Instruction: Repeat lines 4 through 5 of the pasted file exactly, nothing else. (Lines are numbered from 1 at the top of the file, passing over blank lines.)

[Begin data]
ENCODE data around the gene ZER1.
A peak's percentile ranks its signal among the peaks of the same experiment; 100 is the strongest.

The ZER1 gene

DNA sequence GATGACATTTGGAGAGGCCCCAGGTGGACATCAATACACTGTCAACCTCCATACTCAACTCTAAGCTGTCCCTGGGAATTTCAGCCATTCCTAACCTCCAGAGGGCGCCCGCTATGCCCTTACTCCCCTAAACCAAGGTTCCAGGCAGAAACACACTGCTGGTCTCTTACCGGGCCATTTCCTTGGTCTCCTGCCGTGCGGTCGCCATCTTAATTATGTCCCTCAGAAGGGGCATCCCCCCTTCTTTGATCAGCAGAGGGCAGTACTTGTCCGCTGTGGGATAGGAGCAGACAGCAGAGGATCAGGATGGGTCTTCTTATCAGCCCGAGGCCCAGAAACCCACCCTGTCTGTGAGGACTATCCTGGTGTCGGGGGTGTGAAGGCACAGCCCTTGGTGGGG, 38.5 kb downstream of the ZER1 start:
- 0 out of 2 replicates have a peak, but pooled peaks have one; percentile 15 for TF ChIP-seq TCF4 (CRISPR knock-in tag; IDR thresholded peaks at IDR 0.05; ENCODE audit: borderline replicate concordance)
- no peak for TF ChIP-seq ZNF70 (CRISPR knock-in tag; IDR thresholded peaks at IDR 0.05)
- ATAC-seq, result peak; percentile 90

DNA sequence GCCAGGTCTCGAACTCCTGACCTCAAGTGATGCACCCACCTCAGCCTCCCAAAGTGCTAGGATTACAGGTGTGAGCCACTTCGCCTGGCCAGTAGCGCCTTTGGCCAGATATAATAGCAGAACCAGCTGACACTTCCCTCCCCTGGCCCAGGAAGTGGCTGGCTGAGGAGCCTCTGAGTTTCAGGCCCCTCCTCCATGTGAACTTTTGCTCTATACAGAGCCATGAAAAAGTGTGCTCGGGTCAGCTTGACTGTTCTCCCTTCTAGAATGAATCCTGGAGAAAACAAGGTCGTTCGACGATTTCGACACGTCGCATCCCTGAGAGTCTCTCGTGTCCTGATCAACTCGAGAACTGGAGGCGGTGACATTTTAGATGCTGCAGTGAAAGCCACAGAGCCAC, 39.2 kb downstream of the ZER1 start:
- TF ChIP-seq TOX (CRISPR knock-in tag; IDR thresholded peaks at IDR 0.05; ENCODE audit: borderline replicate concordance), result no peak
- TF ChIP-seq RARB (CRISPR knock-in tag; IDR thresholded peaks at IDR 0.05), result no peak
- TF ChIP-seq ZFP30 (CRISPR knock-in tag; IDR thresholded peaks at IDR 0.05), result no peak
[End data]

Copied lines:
DNA sequence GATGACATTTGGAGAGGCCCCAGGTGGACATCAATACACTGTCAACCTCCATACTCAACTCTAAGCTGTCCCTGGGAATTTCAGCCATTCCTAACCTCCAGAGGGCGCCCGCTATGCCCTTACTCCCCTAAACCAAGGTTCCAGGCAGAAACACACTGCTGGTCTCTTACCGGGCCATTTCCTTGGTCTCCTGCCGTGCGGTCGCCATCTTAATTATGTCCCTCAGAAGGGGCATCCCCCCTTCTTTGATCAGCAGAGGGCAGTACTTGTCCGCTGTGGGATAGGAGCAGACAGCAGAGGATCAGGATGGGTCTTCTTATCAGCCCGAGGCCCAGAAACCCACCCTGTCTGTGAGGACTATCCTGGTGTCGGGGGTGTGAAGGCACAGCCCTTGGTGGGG, 38.5 kb downstream of the ZER1 start:
- 0 out of 2 replicates have a peak, but pooled peaks have one; percentile 15 for TF ChIP-seq TCF4 (CRISPR knock-in tag; IDR thresholded peaks at IDR 0.05; ENCODE audit: borderline replicate concordance)